Backers of legal marijuana submit petitions for ballot


Pot by the numbers

• 1 ounce or less would be legal to possess.

•  6 plants or fewer would be legal to grow.

• 15 percent or less could be assessed in excise taxes.

•  People must be 21 or older to purchase and possess marijuana.

•  An application for a retail store license must be acted upon within 90 days.

Proponents of legalizing marijuana submitted petitions to state officials Wednesday to get a measure onto this year’s ballot.

A group calling itself The Campaign to Regulate Marijuana Like Alcohol submitted petitions with nearly 160,000 signatures to get the issue before voters in November.

The group needs 86,105 of those signatures to be valid to qualify for the ballot.

“We will win this campaign because the voters understand that marijuana prohibition is a policy long overdue for repeal,” said Brian Vincente, a longtime advocate to legalize the weed and co-author of the ballot question. “Polls consistently show more Coloradans support making marijuana legal than oppose it, and we are confident they will pass this measure and make history this November.”

The so-called Regulate Marijuana Like Alcohol Act of 2012 would make it legal for anyone 21 and older to possess 1 ounce or less of marijuana, six plants and whatever paraphernalia is needed to consume or grow marijuana.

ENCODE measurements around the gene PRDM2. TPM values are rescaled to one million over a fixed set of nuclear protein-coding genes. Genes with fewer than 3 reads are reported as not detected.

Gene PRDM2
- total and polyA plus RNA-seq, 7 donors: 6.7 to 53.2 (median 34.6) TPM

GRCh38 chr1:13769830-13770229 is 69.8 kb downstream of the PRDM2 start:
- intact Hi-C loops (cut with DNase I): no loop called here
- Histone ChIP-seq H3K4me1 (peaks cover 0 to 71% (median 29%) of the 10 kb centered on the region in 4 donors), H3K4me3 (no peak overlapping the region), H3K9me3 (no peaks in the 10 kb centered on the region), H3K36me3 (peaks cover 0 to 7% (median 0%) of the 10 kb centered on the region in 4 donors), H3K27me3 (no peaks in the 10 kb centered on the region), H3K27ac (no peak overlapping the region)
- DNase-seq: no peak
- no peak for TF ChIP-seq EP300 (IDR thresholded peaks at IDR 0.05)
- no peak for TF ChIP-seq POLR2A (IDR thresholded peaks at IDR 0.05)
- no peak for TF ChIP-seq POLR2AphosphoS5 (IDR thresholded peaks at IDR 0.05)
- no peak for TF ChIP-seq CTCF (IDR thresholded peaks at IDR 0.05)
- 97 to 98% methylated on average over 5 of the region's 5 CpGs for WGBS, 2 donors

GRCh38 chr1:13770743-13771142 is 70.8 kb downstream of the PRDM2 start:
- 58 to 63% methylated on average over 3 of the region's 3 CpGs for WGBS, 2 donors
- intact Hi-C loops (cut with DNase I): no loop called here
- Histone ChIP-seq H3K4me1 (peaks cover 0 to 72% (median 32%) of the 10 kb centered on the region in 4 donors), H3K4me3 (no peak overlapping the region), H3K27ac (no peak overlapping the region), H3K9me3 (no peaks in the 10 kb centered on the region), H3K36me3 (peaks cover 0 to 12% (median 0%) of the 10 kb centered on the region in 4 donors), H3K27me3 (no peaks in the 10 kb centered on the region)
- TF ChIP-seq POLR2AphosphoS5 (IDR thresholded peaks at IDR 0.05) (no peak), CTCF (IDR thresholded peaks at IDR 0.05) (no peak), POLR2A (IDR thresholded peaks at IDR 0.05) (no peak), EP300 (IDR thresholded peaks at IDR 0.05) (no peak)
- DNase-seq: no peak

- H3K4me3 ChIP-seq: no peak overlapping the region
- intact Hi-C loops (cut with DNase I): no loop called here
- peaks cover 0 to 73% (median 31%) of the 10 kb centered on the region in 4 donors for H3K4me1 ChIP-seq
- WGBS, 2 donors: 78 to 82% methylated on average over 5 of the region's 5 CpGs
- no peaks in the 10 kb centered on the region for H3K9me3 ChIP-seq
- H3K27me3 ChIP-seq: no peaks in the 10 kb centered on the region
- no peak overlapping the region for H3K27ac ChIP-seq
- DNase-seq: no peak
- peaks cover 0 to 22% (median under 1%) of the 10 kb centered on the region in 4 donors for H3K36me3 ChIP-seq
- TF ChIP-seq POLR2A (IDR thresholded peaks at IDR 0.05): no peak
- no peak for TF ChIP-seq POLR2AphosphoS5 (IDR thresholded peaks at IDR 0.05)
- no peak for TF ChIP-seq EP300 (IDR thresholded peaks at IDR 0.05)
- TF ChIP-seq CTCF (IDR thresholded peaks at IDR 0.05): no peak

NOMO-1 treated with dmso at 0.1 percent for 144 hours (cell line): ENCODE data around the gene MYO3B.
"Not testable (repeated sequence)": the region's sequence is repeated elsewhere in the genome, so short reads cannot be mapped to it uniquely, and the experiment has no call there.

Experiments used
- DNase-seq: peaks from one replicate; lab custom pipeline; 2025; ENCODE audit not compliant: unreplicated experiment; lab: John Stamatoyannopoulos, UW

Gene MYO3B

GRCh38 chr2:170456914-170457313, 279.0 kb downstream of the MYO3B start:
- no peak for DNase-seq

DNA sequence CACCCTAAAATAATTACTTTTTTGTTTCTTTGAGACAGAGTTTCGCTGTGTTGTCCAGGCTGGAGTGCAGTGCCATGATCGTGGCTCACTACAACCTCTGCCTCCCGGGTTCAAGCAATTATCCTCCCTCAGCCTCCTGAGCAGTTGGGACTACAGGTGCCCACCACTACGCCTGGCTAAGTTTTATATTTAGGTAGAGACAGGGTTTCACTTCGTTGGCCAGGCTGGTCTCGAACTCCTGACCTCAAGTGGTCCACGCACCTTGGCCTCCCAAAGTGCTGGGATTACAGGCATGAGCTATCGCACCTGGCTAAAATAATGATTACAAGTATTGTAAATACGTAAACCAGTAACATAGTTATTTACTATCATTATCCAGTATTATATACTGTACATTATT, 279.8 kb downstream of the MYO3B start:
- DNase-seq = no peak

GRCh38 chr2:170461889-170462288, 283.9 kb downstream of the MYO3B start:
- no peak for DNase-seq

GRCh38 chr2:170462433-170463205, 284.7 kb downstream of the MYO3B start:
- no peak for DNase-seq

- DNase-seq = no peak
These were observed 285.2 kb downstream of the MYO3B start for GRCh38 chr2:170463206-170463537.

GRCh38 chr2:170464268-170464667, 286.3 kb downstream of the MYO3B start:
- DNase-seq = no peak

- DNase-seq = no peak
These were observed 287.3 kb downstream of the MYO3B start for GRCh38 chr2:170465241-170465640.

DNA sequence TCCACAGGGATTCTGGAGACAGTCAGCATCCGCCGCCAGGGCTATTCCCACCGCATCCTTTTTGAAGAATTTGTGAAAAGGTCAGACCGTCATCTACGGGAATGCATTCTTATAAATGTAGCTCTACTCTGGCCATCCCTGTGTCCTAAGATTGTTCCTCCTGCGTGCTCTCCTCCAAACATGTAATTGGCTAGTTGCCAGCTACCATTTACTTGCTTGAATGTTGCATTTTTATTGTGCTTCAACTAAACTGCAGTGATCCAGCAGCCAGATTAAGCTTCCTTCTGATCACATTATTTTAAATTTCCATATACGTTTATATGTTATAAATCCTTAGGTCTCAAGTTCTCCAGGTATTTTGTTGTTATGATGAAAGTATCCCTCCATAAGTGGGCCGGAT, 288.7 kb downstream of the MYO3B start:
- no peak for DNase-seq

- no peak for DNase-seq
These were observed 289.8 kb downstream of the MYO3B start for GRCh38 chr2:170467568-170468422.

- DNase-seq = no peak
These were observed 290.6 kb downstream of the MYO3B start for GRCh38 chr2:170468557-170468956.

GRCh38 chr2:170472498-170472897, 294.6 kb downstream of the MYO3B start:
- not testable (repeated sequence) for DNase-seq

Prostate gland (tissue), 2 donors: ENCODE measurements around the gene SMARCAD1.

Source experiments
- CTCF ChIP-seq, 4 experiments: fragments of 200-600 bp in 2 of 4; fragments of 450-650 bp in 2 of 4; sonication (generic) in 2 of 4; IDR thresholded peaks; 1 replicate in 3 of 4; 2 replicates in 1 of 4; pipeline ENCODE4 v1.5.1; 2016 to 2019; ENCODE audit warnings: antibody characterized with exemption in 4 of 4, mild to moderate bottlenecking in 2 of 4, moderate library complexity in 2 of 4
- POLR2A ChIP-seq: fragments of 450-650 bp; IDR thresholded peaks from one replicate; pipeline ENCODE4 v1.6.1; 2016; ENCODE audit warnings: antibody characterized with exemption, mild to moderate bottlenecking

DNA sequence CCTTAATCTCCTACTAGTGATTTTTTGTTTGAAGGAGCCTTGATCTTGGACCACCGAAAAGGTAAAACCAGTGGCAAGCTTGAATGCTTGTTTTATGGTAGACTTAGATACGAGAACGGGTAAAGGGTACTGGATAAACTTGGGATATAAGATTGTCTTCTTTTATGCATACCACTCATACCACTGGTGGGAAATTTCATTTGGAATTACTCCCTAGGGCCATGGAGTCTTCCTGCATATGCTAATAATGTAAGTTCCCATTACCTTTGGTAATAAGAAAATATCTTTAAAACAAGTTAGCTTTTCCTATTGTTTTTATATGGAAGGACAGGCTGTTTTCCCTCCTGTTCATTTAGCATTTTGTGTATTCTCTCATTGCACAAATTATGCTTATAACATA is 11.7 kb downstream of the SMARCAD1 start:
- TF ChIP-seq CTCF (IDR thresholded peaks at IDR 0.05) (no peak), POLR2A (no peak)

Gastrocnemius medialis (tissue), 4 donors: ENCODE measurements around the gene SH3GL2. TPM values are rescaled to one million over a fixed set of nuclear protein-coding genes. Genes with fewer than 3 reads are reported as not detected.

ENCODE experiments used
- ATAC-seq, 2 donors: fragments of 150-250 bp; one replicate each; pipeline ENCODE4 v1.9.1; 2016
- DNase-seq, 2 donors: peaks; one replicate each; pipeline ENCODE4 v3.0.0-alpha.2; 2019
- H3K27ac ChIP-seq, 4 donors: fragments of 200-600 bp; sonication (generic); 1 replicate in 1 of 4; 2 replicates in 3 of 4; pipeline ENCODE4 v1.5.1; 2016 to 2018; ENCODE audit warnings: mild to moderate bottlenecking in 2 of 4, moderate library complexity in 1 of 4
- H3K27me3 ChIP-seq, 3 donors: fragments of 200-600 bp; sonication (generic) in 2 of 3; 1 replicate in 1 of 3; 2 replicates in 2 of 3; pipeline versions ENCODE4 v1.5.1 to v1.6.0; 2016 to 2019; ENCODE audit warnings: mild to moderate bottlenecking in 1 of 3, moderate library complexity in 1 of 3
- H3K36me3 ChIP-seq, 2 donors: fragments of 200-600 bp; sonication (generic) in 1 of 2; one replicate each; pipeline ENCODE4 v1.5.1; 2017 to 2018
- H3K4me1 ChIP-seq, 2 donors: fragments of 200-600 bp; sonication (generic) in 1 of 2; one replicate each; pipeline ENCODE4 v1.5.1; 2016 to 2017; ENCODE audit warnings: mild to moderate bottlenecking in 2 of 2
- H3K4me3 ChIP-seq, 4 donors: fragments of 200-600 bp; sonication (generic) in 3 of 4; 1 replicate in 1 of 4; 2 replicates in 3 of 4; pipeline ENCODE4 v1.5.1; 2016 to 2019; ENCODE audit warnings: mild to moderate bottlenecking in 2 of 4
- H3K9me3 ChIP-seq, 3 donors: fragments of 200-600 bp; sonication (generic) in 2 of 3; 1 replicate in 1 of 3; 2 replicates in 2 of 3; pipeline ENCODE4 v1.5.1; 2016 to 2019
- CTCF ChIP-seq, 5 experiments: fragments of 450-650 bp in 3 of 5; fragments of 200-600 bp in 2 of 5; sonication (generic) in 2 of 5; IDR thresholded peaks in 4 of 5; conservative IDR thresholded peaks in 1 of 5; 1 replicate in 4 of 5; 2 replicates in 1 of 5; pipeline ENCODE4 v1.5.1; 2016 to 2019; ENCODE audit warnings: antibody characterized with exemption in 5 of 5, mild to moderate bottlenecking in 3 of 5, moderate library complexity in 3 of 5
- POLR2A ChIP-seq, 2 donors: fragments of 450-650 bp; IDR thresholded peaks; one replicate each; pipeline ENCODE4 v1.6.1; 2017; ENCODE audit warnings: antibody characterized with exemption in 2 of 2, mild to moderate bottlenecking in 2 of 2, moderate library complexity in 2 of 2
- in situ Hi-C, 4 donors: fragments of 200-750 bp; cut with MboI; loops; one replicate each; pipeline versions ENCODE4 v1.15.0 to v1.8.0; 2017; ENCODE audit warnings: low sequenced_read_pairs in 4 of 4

Under the measure, state and local governments would regulate it nearly the same way they control the sale and distribution of alcohol, including issuing licenses for liquor store-like retail outlets. As a result, local governments would have control over where they are located and how many can exist within their jurisdictions.

The measure also would allow local governments through their elected boards or by a local vote to ban such retail outlets, but they could not prohibit individual residents from possessing marijuana in their homes.

It also calls on the Colorado Legislature to enact an excise tax similar to those imposed on alcohol and tobacco, and it would allow local governments to collect sales taxes on marijuana purchases. The first $40 million from the state excise tax would be dedicated to construction of public schools.

The measure also would allow farmers to grow and sell hemp, as long as its tetrahydrocannabinol concentration does not exceed three-tenths of a percent. Hemp at such THC levels is primarily used to manufacture clothing or paper products.

The Secretary of State’s Office has 30 days to determine whether the petition contains a sufficient number of signatures from registered voters.


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